We, the people of this church and congregation, now consecrating ourselves anew, dedicate this entire House of the Lord, for the worship of Almighty God, and to the service of our fellow men, in the Spirit of Jesus Christ our Lord and Saviour. Amen. (Order of Worship, October 27, 1935.)
To celebrate the new church building on North Market Street, the church held a series of morning and evening services from Sunday, October 27 through November 1, 1935. The wider community participated in these special worship events.
On Sunday Miss Aretes Evans, pianist and choir director, played a prelude from Beethoven, and led the congregation with hymns, “Come Thou Fount of Every Blessing,” “Praise Him,” “Sprit of God, Descend Upon my Heart,” and “When Jesus Comes to Reward His Servants,” from the Tabernacle Hymns. The Egyptian male quartet also sang. Pastor, Rev. Arthur E. Powell introduced the visiting minister, Rev. Earl C. Morgan, D.D., the Synod’s Field Representative of the Board of Christian Education, for the dedicatory sermon. The congregation gathered for a basket lunch in the basement followed by a program of “reading messages from former pastors and friends and greetings from visiting friends.”
The choir was expected at every service of the week, especially since, the program said, “at least two churches, who had planned to help us with their choirs, cannot be with us.”
On Monday Rev. O.H. Swockard, president of the Ministerial Alliance led the service and a duet from the Christian Church sang. Mrs. T.K. Harwell, Sunday School Superintendent, was in charge of Tuesday’s service. Rev. Irving A. West, minister of Harrisburg Presbyterian Church delivered the sermon joined by his “fine Junior Choir of 30 voices.”
Wednesday’s service was for gifts and memorials; Thursday the young people were in charge, led by Mr. Fran Powell. The speaker was new pastor, Rev. K.A. Larson from the Eldorado Presbyterian Church. On Friday church celebrated “Family Fellowship Night,” and the week ended on Sunday, November 3 with a special consecration service, reception of new members, and baptisms.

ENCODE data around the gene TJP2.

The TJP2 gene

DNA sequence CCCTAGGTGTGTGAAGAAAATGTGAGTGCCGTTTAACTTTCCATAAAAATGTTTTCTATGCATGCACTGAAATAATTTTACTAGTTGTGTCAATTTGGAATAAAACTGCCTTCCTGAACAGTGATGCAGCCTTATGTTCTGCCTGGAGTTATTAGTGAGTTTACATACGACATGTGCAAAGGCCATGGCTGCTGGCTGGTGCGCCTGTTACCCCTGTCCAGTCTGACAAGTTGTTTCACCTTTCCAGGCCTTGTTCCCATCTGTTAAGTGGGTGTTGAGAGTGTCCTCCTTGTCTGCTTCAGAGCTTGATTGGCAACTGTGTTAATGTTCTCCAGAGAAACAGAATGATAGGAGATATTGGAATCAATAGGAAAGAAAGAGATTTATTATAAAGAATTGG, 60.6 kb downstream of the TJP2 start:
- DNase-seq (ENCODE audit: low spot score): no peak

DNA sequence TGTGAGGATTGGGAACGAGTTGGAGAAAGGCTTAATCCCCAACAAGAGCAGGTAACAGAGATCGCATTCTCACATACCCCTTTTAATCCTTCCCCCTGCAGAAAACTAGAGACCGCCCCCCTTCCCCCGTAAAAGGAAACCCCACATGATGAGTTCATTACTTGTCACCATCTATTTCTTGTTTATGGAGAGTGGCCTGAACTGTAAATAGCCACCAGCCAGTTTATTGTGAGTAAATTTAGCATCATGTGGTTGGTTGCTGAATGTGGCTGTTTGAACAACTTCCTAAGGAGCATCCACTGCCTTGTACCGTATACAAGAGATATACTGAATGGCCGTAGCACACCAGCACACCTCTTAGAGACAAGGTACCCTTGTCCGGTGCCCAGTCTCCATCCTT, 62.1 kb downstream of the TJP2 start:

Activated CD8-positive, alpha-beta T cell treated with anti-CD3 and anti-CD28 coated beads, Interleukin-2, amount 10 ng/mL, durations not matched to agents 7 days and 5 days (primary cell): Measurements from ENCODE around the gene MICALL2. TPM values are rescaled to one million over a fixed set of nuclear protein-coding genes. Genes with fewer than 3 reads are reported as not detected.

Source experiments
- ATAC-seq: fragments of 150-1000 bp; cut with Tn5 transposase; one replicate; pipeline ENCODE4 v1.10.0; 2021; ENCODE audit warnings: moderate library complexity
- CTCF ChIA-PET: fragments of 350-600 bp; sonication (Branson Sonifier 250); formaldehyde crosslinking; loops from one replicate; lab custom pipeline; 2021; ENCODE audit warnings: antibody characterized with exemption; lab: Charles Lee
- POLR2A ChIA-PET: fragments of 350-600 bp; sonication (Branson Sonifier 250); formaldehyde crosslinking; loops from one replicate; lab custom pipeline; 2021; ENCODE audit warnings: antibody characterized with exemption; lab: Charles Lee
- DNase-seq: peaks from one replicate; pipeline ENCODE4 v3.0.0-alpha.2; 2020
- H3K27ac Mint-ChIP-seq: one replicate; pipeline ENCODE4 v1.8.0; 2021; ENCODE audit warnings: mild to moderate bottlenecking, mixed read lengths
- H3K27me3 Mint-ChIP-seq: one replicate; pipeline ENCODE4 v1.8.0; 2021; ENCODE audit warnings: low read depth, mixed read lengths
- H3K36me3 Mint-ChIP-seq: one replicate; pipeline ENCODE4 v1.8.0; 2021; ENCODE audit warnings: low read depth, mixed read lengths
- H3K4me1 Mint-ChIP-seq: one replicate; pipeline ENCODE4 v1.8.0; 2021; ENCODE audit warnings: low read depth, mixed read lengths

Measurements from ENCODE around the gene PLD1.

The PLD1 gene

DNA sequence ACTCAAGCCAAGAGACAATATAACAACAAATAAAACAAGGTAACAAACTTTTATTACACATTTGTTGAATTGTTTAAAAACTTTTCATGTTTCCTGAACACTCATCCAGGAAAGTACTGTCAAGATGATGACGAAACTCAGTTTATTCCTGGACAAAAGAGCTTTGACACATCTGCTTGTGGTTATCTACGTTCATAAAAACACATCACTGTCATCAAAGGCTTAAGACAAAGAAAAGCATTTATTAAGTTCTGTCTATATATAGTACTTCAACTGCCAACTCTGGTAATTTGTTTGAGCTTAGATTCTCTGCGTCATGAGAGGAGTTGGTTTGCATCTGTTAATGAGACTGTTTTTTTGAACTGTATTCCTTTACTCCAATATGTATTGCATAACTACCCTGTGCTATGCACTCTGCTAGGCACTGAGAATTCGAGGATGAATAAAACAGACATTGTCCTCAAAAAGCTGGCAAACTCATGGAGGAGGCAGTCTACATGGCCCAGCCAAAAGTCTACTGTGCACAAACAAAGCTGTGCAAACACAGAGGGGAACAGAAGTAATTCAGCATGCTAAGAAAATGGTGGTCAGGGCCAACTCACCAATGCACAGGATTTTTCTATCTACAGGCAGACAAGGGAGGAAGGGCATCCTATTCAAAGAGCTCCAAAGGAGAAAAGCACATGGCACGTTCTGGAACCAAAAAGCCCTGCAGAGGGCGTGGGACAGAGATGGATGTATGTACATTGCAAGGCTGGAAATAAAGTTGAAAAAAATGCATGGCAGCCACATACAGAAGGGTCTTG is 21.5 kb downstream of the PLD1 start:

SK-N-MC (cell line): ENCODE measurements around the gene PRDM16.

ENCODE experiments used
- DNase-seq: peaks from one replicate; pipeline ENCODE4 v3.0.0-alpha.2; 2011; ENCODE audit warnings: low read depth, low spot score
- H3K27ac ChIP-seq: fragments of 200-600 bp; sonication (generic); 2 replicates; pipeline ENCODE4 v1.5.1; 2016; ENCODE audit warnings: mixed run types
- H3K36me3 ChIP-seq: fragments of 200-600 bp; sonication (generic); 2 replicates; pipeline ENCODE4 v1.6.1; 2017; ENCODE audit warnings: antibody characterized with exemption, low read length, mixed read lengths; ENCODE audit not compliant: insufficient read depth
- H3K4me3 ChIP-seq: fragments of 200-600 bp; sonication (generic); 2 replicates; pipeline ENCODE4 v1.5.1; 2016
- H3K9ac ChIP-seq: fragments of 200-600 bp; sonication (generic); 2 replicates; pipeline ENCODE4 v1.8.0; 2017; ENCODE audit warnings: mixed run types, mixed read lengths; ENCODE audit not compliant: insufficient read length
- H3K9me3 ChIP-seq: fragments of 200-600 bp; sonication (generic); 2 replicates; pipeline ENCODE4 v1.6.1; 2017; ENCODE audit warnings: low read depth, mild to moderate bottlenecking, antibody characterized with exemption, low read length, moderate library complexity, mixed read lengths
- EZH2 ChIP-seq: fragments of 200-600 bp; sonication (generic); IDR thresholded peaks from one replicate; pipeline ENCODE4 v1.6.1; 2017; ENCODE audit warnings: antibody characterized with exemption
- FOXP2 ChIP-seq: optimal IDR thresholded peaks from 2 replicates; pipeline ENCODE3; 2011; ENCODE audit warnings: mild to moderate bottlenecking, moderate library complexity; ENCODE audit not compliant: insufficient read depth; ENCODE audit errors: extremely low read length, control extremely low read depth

On January 16, 1973 the Marion Daily Republican newspaper displayed a large photo of Jack Giles, clerk of session, holding a burning $50,000 mortgage, lit by Oldham Paisley, for the new church building on South Carbon Street. They were flanked by Joe Randolph, Lenora Fozzard, C.N. Anderson, Ray Harris, John Geittman, and Don Ridgley.
The church celebrated being debt-free for the “first time in the memory of many of the present members.” Pastor Rev. David McChesney presided over the special day’s ceremony. The newspaper reported the church had a balance of $10,000 and a 1973 budget of $30,000––and pledges to cover the budget!
Mrs. Geraldine Legg and daughters, Judy, and Laura, contributed the artwork on the program cover for the church’s Sixty-Fourth anniversary, November 7, 1971. Mrs. John Johnson and Mrs. William A. Peck co-chaired the event. On the agenda for the day were a continental breakfast in the morning and a potluck in the evening (table arrangements by Mrs. Ralph Richey). On the program were solos by Mrs. Geraldine Legg, “The Lord’s Prayer” and the “Holy City,” accompanied by Mrs. Max Meier on the harp and a presentation, “Journey to the Orient,” by Mr. Oldham Paisley. Mr. Don Ridgley presented the church history. Elder John Giles read the names
of charter members and recognized 50-year members. Also on the program Rev. McChesney acknowledged guests and new members, and Elder John Johnson presented special awards. Mrs. Geraldine Legg led gospel singing, accompanied by Mrs. Lawrence Bouas on the piano.
September 16, 2007, marked the dedication of the new sanctuary banners, stitched by Judith Fosse, with the help of Betty Richey and Marlene Rich.